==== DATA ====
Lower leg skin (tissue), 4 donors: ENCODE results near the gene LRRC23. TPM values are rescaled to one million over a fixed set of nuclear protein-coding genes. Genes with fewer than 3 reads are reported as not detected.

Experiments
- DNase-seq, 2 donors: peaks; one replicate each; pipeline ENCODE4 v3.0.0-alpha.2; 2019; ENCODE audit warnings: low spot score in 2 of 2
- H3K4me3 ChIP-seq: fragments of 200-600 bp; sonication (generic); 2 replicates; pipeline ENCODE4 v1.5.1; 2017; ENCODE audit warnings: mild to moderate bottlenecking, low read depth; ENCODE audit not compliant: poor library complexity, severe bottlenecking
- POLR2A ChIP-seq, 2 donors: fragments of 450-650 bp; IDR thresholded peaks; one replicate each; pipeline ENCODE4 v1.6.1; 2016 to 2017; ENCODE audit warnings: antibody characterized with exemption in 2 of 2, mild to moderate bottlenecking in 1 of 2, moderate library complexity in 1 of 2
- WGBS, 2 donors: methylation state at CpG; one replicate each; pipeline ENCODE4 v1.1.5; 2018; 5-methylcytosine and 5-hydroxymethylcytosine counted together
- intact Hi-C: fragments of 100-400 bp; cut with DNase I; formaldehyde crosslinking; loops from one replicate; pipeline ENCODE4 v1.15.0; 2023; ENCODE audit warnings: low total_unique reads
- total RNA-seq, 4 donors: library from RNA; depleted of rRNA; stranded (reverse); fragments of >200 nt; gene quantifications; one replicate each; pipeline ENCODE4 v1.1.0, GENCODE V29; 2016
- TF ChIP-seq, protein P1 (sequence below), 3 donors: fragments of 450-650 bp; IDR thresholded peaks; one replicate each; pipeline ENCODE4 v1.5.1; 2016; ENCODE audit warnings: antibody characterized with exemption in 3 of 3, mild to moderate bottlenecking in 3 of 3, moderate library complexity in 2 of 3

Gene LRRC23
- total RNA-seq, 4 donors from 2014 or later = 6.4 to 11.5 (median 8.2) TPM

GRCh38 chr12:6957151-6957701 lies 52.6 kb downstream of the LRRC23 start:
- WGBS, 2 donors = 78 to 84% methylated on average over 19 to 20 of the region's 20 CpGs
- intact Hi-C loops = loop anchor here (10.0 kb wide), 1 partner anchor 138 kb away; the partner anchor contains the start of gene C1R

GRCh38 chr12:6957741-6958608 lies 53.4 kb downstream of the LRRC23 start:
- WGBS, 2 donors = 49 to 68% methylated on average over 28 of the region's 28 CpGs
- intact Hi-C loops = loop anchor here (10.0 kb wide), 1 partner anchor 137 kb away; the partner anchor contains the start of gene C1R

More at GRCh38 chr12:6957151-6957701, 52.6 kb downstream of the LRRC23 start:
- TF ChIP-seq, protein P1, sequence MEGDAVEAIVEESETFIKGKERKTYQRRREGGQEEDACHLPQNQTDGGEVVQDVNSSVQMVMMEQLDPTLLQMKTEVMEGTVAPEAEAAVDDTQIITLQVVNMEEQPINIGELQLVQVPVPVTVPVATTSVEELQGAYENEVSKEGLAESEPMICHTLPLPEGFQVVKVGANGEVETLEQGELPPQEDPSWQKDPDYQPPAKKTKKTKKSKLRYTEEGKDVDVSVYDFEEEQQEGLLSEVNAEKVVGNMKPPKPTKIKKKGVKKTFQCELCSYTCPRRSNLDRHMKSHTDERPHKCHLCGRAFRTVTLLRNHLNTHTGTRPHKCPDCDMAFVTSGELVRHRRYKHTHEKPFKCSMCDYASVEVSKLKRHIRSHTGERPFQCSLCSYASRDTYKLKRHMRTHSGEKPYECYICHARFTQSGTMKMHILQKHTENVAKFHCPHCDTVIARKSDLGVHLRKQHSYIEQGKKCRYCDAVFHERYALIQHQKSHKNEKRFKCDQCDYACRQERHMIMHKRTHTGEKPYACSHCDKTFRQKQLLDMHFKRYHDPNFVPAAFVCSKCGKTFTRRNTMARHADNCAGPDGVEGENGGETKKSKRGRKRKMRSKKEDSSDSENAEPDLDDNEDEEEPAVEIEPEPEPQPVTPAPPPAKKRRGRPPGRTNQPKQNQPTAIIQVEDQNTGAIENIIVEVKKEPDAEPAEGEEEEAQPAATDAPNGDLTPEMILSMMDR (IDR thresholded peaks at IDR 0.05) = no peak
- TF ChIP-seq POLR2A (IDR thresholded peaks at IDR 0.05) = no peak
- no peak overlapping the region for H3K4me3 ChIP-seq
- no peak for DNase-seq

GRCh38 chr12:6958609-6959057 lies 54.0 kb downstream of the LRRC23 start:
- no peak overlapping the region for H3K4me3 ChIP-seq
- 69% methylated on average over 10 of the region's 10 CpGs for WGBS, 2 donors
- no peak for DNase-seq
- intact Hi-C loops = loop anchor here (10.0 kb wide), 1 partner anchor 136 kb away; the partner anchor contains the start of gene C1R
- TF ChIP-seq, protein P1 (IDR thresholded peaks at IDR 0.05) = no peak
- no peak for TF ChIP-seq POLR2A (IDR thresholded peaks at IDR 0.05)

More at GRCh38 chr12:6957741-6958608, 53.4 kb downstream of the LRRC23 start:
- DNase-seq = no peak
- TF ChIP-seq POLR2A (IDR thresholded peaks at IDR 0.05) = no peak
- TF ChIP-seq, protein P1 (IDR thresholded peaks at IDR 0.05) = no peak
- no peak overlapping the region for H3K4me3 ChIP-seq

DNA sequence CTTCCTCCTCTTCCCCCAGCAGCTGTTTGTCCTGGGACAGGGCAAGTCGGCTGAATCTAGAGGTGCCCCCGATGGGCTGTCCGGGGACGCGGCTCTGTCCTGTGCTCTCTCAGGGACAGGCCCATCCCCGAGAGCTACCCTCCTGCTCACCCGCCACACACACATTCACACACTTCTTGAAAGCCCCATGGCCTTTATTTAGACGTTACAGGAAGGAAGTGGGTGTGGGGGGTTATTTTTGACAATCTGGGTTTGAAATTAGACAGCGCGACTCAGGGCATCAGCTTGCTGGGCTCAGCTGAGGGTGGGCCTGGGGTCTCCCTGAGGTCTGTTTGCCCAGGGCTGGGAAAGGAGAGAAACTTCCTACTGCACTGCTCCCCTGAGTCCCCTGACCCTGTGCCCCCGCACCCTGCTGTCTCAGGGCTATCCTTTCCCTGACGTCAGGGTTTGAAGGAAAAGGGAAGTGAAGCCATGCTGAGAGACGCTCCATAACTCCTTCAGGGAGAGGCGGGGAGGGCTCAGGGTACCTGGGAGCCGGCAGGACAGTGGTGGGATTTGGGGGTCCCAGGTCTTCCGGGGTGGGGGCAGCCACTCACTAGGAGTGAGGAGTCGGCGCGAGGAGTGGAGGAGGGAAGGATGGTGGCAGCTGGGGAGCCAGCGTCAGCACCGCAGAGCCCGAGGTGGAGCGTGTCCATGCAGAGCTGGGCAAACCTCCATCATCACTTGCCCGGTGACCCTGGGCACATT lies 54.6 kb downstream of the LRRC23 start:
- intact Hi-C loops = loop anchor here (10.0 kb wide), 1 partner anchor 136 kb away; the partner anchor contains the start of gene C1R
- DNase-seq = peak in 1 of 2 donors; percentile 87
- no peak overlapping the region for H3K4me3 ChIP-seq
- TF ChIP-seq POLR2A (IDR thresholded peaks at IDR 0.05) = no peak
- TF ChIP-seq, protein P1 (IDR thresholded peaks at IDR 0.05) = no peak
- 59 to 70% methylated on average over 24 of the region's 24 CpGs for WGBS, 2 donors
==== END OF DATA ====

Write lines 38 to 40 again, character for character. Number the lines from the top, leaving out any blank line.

- no peak overlapping the region for H3K4me3 ChIP-seq
- TF ChIP-seq POLR2A (IDR thresholded peaks at IDR 0.05) = no peak
- TF ChIP-seq, protein P1 (IDR thresholded peaks at IDR 0.05) = no peak